The University of Virginia's Board of Visitors voted unanimously Tuesday to reinstate Teresa Sullivan as president of the flagship campus, capping 16 days of protest by students, faculty and community members.
The 15-member board's special meeting Tuesday on the Charlottesville campus was open to the public and was live-streamed on the Internet to more than 10,000 viewers. Thousands more waited outside the Rotunda, where the meeting was held. A huge cheer erupted when it was announced Sullivan would be reinstated.
"I'm grateful to the visitors for the renewed opportunity," Sullivan told the crowd after the meeting. "This is not a sign of weakness on their part, but a sign of strength."
The crowd chanted, "Thank you" when Sullivan finished and sang "Good Old Song," the de facto alma mater.
The turnabout completed a drama that began June 10, when Sullivan announced she would be stepping down, citing "philosophical differences" with the Board of Visitors. Rector Helen Dragas along with Vice Rector Mark Kington, had asked for Sullivan's resignation. Internal emails disclosed by the Cavalier Daily student newspaper showed board members, including Dragas, had been quietly pushing for Sullivan's removal. Kington has since resigned from the board.
In the days leading to Tuesday's special meeting, multiple demonstrations were held on the U.Va. campus protesting Sullivan's dismissal. The U.Va. Faculty Senate voted 50-0 expressing no confidence in the board's decision.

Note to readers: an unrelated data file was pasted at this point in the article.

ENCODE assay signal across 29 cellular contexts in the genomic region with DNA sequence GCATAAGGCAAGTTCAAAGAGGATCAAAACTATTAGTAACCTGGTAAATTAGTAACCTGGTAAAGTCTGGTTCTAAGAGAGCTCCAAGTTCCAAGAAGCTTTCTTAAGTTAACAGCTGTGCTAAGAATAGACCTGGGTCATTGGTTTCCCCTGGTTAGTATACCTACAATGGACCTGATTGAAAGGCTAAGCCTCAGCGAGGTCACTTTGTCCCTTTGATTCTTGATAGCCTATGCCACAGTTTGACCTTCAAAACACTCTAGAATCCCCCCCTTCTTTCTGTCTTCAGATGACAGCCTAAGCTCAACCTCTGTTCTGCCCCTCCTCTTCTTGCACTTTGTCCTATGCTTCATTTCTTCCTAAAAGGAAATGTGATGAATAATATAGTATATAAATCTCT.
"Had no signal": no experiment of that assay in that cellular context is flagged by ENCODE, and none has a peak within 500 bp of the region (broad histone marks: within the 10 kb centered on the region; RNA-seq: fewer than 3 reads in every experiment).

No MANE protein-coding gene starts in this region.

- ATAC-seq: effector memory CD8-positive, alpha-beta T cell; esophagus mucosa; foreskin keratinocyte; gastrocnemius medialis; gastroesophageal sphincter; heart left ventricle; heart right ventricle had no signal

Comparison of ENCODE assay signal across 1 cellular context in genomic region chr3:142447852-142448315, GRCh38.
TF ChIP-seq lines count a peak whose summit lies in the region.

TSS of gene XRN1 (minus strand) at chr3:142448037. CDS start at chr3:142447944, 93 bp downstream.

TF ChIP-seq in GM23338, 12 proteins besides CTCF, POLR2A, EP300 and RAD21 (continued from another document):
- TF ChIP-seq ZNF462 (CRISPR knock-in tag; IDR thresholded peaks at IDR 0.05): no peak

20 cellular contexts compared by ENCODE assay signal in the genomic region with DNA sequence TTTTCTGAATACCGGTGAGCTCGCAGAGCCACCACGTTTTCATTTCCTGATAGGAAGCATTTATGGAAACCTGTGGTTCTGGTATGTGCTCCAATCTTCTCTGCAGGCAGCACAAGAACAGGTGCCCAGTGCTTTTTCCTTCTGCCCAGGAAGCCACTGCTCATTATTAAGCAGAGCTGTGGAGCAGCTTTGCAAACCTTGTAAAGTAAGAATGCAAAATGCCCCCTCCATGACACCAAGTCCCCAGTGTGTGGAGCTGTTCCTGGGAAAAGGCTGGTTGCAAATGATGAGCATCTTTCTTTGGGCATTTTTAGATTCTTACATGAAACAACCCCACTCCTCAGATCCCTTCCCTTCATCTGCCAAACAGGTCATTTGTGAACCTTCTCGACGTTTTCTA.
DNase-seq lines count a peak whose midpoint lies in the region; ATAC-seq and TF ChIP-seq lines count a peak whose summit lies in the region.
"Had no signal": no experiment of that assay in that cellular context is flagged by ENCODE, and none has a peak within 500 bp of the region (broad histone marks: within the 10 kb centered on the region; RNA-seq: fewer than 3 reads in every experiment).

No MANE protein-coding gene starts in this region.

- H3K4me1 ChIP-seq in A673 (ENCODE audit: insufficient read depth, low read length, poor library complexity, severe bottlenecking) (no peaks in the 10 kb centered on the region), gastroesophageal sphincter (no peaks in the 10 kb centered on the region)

Dragas said Tuesday she met with Sullivan prior to the meeting, and said they had "always respected each other on a personal level" and still do. Dragas admitted the board "breached the trust of the institution," by not being more transparent about asking Sullivan to leave.
"The situation became enormously dramatized and emotionally charged," Dragas said. "I sincerely apologize for the way this was presented and you deserve better."
The board had selected Carl P. Zeithaml, the dean of U.Va.'s undergraduate business school, as the interim president. Zeithaml announced he would not take the position until the board settled things with Sullivan. Both Dragas and Sullivan made statements Tuesday thanking Zeithaml.
Virginia Gov. Bob McDonnell (R) threatened in a June 22 letter to fire all of the members of the board if they didn't resolve the controversy by Tuesday. He stopped short of calling for Sullivan's reinstatement.
After the vote, McDonnell praised Sullivan's reinstatement.
"The past few weeks have not been easy for the university, and all those who love it," McDonnell said in a statement. "There has been too little transparency; too much vitriol. Too little discussion; too much blame. Now, with today's board action, the time has come for Mr. Jefferson's university to move forward."
Dragas and Sullivan made pleas in their statements to donors to continue their financial support. They also made attempts to reassure students.
"The events should not make you second-guess your decision to come here," Sullivan said.
Similar situations have unfolded at other large public universities in recent years, but none of them received the sort of backlash or reversal as U.Va.
"We never intended to ignite such a reaction from the community," Dragas said.
Heywood Fralin, another board member and former rector, was the only person besides Dragas to speak at the meeting. Fralin applauded Dragas for choosing to revisit her choice to ask Sullivan to step down, and called for other members of the board to stand behind Sullivan as she addressed the crowd outside.
Sullivan said she was grateful for her reinstatement and wanted to move forward.
"Thank you for renewing your confidence in me and once again giving me the opportunity to lead the University of Virginia," she said.
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